By Michael A. Keys, MD

Dr. Keys is a geriatric psychiatrist, Adjunct Associate Clinical Professor of Psychiatry at the University of Cincinnati College of Medicine, and Director of The Senior Health Program at the Lindner Center of HOPE, Mason, Ohio.

A couple of years ago, my wife posted her New Year’s resolution on the refrigerator: “Eat less, walk more”.  Turns out to be sage advice in promoting healthy brain aging.  This month we continue with themes about the relationship between general medical health issues and healthy brain aging.  One of the most important health concerns of older adults is subjective change in the memory and the fear of more serious cognitive decline such as Alzheimer’s disease (AD).

First, a bit of back ground on current concepts regarding how we understand cognitive aging.  There has been a shift in research to better understand and define milder forms of memory and other cognitive changes associated with aging.  Mild Cognitive Impairment (MCI) has been proposed as a transitional state between the cognitive changes of normal aging and Alzheimer’s disease.  Neurologist Ron Peterson and his colleagues at the Mayo Clinic have helped define Mild Cognitive Impairment—basically, subjective memory complaints that can be demonstrated by memory tests.  Pre-clinical Alzheimer’s disease, if you will.   These memory issues are less severe and do not impact upon usual everyday functioning.  Beginning in 2004, Peterson and his group recruited 1,786 normal elderly in a county and followed them over time, looking for the earliest signs of memory and cognitive change. What they found was a much higher rate of individuals falling into the MCI group than was previously thought.  Participants in the study developed MCI at a rate of 5.3 percent per year, with a higher rate with advancing age – about 3.5 percent per year for 70-79 year olds and about 7.2 percent per year for 80-89 year olds.  Men were nearly twice as likely to develop MCI as women. And what we know from other studies is that about half the patients with MCI will convert to a diagnosis of Alzheimer’s disease over time.

These findings have highlighted the importance of developing strategies that offset the development and course of Alzheimer’s disease, with the ultimate goal of prevention.  There has been a decided shift in the research community looking at risk factors and associated medical issues like hypertension, elevated cholesterol, heart disease, and diabetes — all issues known to be related to risk of developing dementia in late-life.  Considerable interest has also been focused on diet, exercise, and what we think of as adjustable lifestyle choices.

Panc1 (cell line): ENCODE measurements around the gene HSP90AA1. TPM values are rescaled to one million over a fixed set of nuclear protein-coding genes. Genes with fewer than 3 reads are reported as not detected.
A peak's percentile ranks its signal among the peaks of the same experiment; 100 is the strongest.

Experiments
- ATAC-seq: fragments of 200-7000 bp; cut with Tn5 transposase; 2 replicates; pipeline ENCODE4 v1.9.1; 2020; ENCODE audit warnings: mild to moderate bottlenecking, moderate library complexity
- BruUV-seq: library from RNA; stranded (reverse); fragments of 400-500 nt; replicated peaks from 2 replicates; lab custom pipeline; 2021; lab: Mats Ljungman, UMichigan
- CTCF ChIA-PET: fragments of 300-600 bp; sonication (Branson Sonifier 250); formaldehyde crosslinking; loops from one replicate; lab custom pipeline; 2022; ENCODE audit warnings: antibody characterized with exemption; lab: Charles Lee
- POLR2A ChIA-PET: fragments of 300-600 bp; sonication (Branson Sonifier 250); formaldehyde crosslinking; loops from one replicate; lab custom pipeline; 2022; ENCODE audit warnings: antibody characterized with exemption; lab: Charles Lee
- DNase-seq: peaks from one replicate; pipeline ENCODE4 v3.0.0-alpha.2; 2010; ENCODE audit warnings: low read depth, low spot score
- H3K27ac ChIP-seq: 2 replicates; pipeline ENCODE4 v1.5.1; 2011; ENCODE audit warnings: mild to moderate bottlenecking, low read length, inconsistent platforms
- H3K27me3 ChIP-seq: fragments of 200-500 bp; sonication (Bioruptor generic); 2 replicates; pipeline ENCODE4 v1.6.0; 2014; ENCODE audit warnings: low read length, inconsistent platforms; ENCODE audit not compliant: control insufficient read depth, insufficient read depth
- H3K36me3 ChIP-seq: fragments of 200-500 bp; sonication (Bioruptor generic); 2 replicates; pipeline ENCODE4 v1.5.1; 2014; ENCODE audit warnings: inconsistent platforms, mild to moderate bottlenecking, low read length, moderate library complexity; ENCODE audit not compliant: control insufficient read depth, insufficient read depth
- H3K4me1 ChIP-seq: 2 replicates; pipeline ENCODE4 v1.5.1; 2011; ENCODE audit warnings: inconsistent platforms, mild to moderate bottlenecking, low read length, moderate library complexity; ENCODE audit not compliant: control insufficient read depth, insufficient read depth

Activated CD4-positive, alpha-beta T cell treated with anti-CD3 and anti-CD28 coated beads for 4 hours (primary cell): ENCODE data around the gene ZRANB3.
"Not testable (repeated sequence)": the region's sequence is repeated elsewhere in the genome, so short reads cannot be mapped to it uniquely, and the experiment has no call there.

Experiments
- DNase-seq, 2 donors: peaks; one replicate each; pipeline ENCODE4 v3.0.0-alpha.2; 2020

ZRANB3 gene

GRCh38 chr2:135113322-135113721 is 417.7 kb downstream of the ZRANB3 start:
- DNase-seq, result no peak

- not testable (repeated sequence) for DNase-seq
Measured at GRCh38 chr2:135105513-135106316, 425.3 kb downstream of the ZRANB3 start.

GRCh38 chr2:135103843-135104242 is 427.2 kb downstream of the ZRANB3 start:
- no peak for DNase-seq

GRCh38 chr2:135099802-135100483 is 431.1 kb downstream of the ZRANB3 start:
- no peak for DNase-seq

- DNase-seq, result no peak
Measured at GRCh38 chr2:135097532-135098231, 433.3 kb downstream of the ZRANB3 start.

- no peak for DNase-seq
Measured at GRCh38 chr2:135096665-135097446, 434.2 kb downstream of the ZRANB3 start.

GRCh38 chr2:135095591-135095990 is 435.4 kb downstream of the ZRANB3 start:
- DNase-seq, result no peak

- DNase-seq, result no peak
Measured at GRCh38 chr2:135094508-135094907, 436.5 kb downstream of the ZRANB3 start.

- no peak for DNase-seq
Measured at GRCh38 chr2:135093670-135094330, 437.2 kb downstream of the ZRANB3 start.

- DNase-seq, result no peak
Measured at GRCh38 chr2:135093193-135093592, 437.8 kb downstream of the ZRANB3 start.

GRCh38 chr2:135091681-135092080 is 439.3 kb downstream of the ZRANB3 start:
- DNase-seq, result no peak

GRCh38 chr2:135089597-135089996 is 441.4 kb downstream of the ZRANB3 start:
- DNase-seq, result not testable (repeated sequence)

Dr. Robert Krikorian, neuropsychologist and Director of the Cognitive Disorders Center at the University of Cincinnati Department of Psychiatry, has had a long interest in cognitive aging and the impact of modifiable risk factors such as diet and exercise on brain function.  Dr. Krikorian’s interest has focused on the association of metabolic factors and cognitive decline.

Metabolic syndrome is a cluster of factors that increases the risk of developing cardiovascular disease and diabetes.  It is increasingly common with age and by some estimates affects nearly a quarter of all adults in the United States.  The disorder was first described in the 1950’s and has been variously defined.  Core features include central obesity or elevated waist circumference (your pot belly), elevated triglycerides, reduced HDL (“good”) cholesterol, elevated blood pressure, and elevated fasting insulin. While the physiology is complex, it is apparent that the core feature is insulin resistance, the inefficiency of insulin receptor function that’s crucial for maintaining normal blood sugar levels and getting glucose into cells where it is utilized.  This receptor inefficiency leads to increases in insulin production and circulating levels of insulin, which result in a cascade of physiological changes including damage to blood vessels, increased inflammation throughout the body and brain, and even declining memory function and production of proteins associated with Alzheimer’s disease. These last factors may be the more important in terms of the negative impact of insulin resistance on brain health.

The bottom line is that insulin resistance increases the risk of age-related memory impairment and Alzheimer’s disease.   Dr Krikorian states, “Insulin receptor resistance, and the related excess in insulin production as the body’s attempt to compensate, is one of the fundamental causes of a host of age-related conditions such as increased waist circumference, high blood pressure, high triglycerides, and cognitive decline and dementia.  Insulin resistance is not as well recognized as it might be but is estimated to be a problem for 50% to 60% of the population aged 60 and older in the United States.  It is the precursor to type 2 diabetes.”

Research has shown:

·         Diabetics are more likely to develop dementia than non-diabetics.

·     Elevated insulin levels have been associated with hippocampal atrophy, a  shrinkage of the brain region most important for memory.

·         People in the study who took a combination of insulin and oral anti-diabetes medications had fewer Alzheimer’s-related brain changes then patients taking either medication alone.

·         Oral hypoglycemic agents that improve insulin sensitivity are being studied in Alzheimer’s disease.

The silver lining is that with discipline, the associated effects of metabolic syndrome and insulin resistance is modifiable.  Eating right, eating less, smoking cessation, moderate alcohol consumption, and exercise, all can considerably improve one’s metabolic profile.  Reducing the waistline and building muscle mass are very effective means of improving insulin sensitivity.  Remember, “Eat less, walk more.”

Written by Michael A. Keys, MD

Contributed by and printed with permission from the Lindner Center of Hope